I'm not missing the point. They choose to charge for all non direct debit payments which makes it cheaper. Direct debit in itself is not cheaper. It's a payment method like any other which solely benefits the provider. We run a business and we don't charge for any payment methods, nor does it cost us to administrate any payment methods either, and 75% of our credits and debits are done by cheque. It doesn't cost 5 for Three Mobile to process a debit/credit card, a BACS payment or a cheque. It's a service charge which they make profit on. They even charge for paying in cash to an e-transfer.

    You say why would someone sign up to a company they believe will rip them off, how on earth would you know? o2 have stung me several times for their errors which they have charged me for and taken as it's a direct debit which I had to fight to get refunded back to me afterwards; I didn't know they would do that when I signed up to them. What a stupid thing to say. Goes back to me not being able to control what they wrongly charge for and automatically take.
    • tastyhog
    • By tastyhog 4th Jan 18, 10:49 AM
    • 266 Posts
    • 412 Thanks
    tastyhog
    That's only part of the charges.
    Originally posted by PeacefulWaters
    what other charges are there considering payments in to a bank account or credit card are reconciled and lodged against an account automatically, the same way as direct debits are.

    or do you think there a room full of people going through bank statements and then lodging a payment against some paper files of customers
    • PeacefulWaters
    • By PeacefulWaters 4th Jan 18, 12:13 PM
    • 7,550 Posts
    • 9,459 Thanks
    PeacefulWaters
    what other charges are there considering payments in to a bank account or credit card are reconciled and lodged against an account automatically, the same way as direct debits are.

    or do you think there a room full of people going through bank statements and then lodging a payment against some paper files of customers
    Originally posted by tastyhog
    A bank (or other provider) will charge a retailer in addition to any interchange fees for accepting card payments. Including the cost of terminals.

    Smaller retailers get charged more on the whole.

    No need for the sarcastic nonsense.
    • eskbanker
    • By eskbanker 4th Jan 18, 1:33 PM
    • 6,082 Posts
    • 6,110 Thanks
    eskbanker
    I am with o2. I'm not happy with them but because the other providers charge for non-direct debit payments it stops me from switching.
    Originally posted by aj23
    ....which is entirely your prerogative but you seem to struggle with the concept that you are making a conscious decision from a range of choices. Just because you happen to prefer some options over others doesn't mean that you don't have a choice, so you're not being forced to do something or stopped from switching, it's your own choice, which is of course how it should be....
    • aj23
    • By aj23 4th Jan 18, 3:12 PM
    • 83 Posts
    • 49 Thanks
    aj23
    ....which is entirely your prerogative but you seem to struggle with the concept that you are making a conscious decision from a range of choices. Just because you happen to prefer some options over others doesn't mean that you don't have a choice, so you're not being forced to do something or stopped from switching, it's your own choice, which is of course how it should be....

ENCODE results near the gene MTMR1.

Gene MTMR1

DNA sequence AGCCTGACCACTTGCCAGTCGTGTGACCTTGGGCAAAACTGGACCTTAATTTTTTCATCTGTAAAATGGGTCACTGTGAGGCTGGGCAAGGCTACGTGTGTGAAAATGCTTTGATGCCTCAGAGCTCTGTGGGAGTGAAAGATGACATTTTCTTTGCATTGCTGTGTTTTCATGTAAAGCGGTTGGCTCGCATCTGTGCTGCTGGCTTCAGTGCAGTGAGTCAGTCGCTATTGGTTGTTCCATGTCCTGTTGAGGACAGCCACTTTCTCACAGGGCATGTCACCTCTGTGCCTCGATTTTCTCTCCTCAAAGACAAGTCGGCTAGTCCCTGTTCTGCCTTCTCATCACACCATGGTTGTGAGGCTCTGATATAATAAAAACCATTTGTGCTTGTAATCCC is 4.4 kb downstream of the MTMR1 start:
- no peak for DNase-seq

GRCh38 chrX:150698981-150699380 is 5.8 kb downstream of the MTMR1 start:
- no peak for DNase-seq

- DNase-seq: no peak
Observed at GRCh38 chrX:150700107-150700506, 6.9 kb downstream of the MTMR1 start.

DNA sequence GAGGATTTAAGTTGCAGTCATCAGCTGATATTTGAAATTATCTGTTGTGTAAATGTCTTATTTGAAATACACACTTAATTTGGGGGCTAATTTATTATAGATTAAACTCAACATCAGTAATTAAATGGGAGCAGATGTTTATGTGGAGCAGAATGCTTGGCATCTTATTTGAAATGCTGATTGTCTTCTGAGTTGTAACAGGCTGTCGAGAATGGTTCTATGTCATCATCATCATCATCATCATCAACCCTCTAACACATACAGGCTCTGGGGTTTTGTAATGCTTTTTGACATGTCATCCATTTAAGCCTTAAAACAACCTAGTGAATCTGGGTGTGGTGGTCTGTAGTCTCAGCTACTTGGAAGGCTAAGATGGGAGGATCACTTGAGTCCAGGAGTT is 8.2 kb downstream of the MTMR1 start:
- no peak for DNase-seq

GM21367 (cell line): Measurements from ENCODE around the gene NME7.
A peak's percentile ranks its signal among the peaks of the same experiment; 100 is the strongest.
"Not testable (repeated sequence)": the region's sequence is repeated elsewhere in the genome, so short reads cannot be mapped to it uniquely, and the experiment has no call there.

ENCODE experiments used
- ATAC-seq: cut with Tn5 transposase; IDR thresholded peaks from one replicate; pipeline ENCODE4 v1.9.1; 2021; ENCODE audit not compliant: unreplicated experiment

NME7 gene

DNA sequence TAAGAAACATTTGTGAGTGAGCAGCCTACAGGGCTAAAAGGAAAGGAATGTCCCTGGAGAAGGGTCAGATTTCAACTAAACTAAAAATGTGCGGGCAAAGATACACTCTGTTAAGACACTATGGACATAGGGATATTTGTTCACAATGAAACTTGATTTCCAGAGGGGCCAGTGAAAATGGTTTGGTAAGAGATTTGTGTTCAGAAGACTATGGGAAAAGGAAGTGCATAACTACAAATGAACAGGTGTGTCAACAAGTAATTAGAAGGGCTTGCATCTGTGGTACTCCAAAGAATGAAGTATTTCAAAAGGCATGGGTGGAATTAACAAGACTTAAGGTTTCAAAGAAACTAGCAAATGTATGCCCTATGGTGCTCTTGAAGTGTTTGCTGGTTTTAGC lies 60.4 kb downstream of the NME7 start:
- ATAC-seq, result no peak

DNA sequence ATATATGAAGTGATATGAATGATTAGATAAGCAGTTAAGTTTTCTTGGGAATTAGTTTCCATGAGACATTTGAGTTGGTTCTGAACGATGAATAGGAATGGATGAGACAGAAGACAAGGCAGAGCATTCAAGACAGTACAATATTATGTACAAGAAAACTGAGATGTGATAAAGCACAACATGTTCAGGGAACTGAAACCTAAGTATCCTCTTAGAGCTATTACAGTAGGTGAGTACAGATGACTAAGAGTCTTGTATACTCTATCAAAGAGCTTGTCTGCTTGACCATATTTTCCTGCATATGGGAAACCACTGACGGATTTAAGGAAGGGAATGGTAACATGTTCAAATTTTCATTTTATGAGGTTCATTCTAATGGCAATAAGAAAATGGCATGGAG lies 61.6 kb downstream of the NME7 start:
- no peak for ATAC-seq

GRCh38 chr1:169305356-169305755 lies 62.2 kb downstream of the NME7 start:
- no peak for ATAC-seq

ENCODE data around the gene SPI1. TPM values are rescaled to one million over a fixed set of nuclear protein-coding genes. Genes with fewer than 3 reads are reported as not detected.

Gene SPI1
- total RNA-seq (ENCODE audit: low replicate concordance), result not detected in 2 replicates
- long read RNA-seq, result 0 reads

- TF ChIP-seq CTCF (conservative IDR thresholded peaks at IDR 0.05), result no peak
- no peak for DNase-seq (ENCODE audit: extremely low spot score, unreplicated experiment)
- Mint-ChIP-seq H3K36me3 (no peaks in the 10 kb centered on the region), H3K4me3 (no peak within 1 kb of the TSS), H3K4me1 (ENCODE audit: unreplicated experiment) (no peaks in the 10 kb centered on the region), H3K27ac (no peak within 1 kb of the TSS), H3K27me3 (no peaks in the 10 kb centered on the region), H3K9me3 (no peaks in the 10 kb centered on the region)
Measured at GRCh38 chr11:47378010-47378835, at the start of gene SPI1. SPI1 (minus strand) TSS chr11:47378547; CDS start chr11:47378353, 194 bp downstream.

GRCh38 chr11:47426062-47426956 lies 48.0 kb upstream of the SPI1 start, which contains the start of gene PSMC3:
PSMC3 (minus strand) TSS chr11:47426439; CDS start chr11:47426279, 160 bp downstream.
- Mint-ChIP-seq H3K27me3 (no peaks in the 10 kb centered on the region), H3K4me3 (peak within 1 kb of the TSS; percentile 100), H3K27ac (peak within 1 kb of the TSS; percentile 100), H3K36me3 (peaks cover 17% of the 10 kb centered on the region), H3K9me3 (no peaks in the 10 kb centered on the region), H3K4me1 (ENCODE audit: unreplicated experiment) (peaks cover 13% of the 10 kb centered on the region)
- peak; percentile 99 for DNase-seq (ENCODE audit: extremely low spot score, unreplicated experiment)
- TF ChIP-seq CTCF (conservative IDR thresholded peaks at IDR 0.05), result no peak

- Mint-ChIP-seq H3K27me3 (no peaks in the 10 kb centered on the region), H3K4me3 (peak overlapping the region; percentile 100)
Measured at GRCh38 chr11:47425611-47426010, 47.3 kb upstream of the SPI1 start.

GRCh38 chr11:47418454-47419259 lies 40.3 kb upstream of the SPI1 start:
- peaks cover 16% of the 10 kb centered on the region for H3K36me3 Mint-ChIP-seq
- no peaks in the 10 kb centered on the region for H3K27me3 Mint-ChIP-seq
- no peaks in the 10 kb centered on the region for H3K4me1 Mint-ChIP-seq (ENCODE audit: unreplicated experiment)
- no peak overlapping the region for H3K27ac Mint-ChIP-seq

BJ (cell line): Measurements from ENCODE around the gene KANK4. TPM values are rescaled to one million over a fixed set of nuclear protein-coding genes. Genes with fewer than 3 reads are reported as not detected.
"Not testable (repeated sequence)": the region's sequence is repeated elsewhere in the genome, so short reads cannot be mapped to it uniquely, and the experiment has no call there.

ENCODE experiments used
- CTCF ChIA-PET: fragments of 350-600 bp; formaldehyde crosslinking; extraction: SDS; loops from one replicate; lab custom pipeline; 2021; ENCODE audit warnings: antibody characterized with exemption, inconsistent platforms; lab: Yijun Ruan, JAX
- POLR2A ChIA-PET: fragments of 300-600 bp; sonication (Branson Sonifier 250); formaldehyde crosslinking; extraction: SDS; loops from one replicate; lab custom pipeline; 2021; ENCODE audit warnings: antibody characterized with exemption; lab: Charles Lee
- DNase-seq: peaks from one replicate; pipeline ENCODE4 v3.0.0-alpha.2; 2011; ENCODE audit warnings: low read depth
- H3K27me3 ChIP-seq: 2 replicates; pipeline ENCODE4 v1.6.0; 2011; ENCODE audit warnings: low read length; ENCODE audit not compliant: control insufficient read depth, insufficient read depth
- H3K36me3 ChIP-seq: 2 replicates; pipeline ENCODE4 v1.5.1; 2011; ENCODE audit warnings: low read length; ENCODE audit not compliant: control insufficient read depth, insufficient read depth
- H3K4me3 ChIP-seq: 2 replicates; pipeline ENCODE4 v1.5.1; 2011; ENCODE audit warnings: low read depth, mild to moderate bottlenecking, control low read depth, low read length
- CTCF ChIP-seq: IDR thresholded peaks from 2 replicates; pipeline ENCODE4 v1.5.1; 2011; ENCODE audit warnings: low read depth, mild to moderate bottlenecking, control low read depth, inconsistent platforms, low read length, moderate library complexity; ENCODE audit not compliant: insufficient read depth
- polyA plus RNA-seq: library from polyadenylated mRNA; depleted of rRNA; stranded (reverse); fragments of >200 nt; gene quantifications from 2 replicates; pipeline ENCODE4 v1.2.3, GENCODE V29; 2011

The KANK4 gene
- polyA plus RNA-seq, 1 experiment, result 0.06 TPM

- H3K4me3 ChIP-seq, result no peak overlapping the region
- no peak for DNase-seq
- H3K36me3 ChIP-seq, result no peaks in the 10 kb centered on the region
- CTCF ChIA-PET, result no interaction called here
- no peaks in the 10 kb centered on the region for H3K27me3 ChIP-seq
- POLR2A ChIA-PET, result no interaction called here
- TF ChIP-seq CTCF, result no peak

Originally posted by eskbanker
    I'm not struggling with any concept. It's my choice to want to move away from 02, however other providers only provide one 'free' payment method (I use the term 'free' very loosely as I am still paying for a service) whereas at the moment I have two/three options available to me with 02: direct debit, online card payment or cheque in the post.

    Example: 02 failed to take my direct debit for 6 in December, so they gave me 7 days to pay it else I would get a 3.50 late payment fee. I did pay it within 7 days (just about, as I was at sea), no card fee. However, it that was Three, EE or ID, they would have charged me 5 by Three or 3.50 by EE and ID to make the card payment online despite them not taking the direct debit, so I would have paid over 50% more because of their error. And if I hadn't have paid within 7 days (which nearly happened owing to my location), that would have been a 3.50 late fee on top of it, so I would end up paying over double my airtime balance because of their error.

    My my point was, and still is, that providers shouldn't be charging for payment methods which in their opinion don't suit them. Lots of people don't like being on direct debit, but feel they have no option else they are financially penalized for paying with other methods, including electronic ones. It doesn't cost them money to accept electronic payments for example, so it's 100% profit charging people for it.
    • EarthBoy
    • By EarthBoy 4th Jan 18, 8:09 PM
    • 1,778 Posts
    • 1,096 Thanks
    EarthBoy
    I'm not struggling with any concept. It's my choice to want to move away from 02, however other providers only provide one 'free' payment method (I use the term 'free' very loosely as I am still paying for a service) whereas at the moment I have two/three options available to me with 02: direct debit, online card payment or cheque in the post..
    Originally posted by aj23
    You are struggling, and failing to see it. You have the choice to change mobile phone supplier; no-one is stopping you from doing so. However, you have chosen to stay with O2, despite not liking them, because you don't like the payment charges that other providers make. You have a choice of poor service with no payment charges or better service with payment charges and you've chosen the former option. That's your choice, and you're free to make that choice, but don't try and pretend that you don't have a choice, when you clearly do.